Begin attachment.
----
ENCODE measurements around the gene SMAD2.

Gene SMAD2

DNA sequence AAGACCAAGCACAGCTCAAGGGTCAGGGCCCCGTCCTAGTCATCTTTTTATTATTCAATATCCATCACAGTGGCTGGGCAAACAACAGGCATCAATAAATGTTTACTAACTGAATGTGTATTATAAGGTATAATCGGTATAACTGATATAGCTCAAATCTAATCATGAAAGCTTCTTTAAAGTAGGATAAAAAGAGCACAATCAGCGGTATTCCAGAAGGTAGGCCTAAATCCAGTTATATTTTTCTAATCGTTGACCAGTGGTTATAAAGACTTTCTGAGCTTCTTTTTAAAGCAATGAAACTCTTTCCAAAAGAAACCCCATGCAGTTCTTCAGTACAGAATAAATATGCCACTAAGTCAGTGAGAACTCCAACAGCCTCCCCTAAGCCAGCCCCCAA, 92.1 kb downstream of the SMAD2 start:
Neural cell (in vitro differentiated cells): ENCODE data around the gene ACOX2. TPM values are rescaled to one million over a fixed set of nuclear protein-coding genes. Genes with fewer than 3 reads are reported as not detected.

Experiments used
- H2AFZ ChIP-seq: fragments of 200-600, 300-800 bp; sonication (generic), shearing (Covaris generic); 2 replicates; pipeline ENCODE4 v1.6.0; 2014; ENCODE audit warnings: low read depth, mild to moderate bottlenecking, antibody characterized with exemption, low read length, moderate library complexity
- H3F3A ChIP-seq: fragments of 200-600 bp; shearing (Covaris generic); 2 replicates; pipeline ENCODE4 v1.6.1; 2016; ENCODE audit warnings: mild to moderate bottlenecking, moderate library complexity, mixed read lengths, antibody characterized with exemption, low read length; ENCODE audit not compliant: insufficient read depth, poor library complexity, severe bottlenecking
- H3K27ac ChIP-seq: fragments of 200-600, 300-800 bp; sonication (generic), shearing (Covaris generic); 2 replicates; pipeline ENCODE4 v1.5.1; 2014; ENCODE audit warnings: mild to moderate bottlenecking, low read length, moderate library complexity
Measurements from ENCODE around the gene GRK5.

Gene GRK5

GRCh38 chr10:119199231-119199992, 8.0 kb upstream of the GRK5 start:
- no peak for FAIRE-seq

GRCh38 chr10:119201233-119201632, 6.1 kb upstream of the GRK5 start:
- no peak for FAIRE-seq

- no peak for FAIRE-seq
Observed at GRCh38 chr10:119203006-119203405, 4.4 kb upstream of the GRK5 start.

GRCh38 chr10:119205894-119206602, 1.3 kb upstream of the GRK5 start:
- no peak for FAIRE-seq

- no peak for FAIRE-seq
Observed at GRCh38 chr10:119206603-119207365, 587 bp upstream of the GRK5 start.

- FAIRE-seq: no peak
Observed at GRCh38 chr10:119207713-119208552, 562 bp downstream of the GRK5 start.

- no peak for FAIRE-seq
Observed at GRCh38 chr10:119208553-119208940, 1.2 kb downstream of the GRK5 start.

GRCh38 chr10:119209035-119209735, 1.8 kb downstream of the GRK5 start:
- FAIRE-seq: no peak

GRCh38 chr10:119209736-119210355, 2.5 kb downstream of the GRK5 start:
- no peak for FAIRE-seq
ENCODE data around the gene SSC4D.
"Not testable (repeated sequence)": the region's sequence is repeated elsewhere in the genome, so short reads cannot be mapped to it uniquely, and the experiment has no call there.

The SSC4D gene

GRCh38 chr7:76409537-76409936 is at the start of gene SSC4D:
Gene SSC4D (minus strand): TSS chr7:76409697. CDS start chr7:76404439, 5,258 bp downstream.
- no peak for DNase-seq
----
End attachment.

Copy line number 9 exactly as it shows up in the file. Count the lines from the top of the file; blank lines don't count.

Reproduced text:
Measurements from ENCODE around the gene GRK5.